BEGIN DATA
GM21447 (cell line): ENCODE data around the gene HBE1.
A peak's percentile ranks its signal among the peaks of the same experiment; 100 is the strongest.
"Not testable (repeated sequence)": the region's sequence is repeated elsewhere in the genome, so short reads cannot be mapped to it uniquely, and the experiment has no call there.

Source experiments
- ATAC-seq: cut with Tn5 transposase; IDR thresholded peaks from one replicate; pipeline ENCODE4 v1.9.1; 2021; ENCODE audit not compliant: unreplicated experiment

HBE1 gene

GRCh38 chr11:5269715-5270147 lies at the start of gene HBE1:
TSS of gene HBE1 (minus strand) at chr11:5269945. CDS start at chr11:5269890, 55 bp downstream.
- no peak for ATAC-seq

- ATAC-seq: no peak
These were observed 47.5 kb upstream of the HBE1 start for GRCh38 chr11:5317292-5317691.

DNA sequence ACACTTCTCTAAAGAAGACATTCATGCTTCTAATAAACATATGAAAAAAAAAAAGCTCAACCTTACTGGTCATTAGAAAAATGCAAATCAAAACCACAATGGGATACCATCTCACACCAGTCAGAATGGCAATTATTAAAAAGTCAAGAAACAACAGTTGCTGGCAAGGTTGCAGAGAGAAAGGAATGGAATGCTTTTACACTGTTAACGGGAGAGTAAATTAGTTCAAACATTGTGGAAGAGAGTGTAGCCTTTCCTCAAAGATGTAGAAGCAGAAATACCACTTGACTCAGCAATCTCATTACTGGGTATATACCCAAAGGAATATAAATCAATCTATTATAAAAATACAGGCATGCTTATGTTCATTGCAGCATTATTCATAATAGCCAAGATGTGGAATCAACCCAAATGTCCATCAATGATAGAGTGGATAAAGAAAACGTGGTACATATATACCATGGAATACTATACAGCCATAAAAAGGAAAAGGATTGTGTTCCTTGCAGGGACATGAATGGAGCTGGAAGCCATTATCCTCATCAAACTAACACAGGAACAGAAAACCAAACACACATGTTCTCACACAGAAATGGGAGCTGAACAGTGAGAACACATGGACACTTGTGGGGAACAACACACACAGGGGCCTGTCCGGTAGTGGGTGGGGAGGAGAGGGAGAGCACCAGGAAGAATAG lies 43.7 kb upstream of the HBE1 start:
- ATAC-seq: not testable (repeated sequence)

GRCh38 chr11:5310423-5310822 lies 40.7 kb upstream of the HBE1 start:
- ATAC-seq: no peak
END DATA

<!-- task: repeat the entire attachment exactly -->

GM21447 (cell line): ENCODE data around the gene HBE1.
A peak's percentile ranks its signal among the peaks of the same experiment; 100 is the strongest.
"Not testable (repeated sequence)": the region's sequence is repeated elsewhere in the genome, so short reads cannot be mapped to it uniquely, and the experiment has no call there.

Source experiments
- ATAC-seq: cut with Tn5 transposase; IDR thresholded peaks from one replicate; pipeline ENCODE4 v1.9.1; 2021; ENCODE audit not compliant: unreplicated experiment

HBE1 gene

GRCh38 chr11:5269715-5270147 lies at the start of gene HBE1:
TSS of gene HBE1 (minus strand) at chr11:5269945. CDS start at chr11:5269890, 55 bp downstream.
- no peak for ATAC-seq

- ATAC-seq: no peak
These were observed 47.5 kb upstream of the HBE1 start for GRCh38 chr11:5317292-5317691.

DNA sequence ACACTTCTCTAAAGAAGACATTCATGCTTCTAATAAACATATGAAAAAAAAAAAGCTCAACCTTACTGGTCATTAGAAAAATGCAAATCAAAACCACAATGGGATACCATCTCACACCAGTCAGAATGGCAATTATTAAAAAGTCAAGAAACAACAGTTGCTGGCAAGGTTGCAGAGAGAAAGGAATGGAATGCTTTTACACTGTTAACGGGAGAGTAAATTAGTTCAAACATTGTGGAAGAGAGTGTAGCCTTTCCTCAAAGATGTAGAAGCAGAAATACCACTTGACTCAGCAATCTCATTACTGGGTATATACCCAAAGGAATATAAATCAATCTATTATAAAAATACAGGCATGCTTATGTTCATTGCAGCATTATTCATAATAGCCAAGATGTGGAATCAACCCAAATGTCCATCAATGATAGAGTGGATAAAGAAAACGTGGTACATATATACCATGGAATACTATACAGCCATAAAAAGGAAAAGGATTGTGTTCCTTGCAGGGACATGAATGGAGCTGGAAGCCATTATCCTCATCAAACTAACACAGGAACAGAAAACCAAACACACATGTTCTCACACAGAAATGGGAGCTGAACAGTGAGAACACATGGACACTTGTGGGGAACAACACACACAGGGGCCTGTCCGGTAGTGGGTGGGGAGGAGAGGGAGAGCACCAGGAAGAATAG lies 43.7 kb upstream of the HBE1 start:
- ATAC-seq: not testable (repeated sequence)

GRCh38 chr11:5310423-5310822 lies 40.7 kb upstream of the HBE1 start:
- ATAC-seq: no peak